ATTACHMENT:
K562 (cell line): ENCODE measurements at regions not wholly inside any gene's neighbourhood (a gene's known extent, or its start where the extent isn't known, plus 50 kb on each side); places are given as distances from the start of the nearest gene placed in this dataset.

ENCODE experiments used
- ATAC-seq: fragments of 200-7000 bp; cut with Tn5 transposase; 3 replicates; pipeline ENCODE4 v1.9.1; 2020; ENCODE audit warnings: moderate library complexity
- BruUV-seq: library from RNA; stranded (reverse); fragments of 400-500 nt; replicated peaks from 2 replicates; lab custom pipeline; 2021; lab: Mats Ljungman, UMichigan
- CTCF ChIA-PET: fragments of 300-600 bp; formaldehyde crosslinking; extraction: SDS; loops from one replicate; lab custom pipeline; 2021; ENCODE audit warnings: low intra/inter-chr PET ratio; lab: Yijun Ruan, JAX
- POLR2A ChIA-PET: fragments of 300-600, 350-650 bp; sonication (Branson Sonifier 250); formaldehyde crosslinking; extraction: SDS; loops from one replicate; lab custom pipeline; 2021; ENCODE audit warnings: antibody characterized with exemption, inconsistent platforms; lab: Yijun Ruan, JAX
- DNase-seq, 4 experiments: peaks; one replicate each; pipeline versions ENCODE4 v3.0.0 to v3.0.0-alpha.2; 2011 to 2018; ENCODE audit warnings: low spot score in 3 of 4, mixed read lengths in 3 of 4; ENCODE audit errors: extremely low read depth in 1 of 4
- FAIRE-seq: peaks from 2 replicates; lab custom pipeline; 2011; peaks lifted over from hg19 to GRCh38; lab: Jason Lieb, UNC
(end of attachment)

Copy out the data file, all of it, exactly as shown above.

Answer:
K562 (cell line): ENCODE measurements at regions not wholly inside any gene's neighbourhood (a gene's known extent, or its start where the extent isn't known, plus 50 kb on each side); places are given as distances from the start of the nearest gene placed in this dataset.

ENCODE experiments used
- ATAC-seq: fragments of 200-7000 bp; cut with Tn5 transposase; 3 replicates; pipeline ENCODE4 v1.9.1; 2020; ENCODE audit warnings: moderate library complexity
- BruUV-seq: library from RNA; stranded (reverse); fragments of 400-500 nt; replicated peaks from 2 replicates; lab custom pipeline; 2021; lab: Mats Ljungman, UMichigan
- CTCF ChIA-PET: fragments of 300-600 bp; formaldehyde crosslinking; extraction: SDS; loops from one replicate; lab custom pipeline; 2021; ENCODE audit warnings: low intra/inter-chr PET ratio; lab: Yijun Ruan, JAX
- POLR2A ChIA-PET: fragments of 300-600, 350-650 bp; sonication (Branson Sonifier 250); formaldehyde crosslinking; extraction: SDS; loops from one replicate; lab custom pipeline; 2021; ENCODE audit warnings: antibody characterized with exemption, inconsistent platforms; lab: Yijun Ruan, JAX
- DNase-seq, 4 experiments: peaks; one replicate each; pipeline versions ENCODE4 v3.0.0 to v3.0.0-alpha.2; 2011 to 2018; ENCODE audit warnings: low spot score in 3 of 4, mixed read lengths in 3 of 4; ENCODE audit errors: extremely low read depth in 1 of 4
- FAIRE-seq: peaks from 2 replicates; lab custom pipeline; 2011; peaks lifted over from hg19 to GRCh38; lab: Jason Lieb, UNC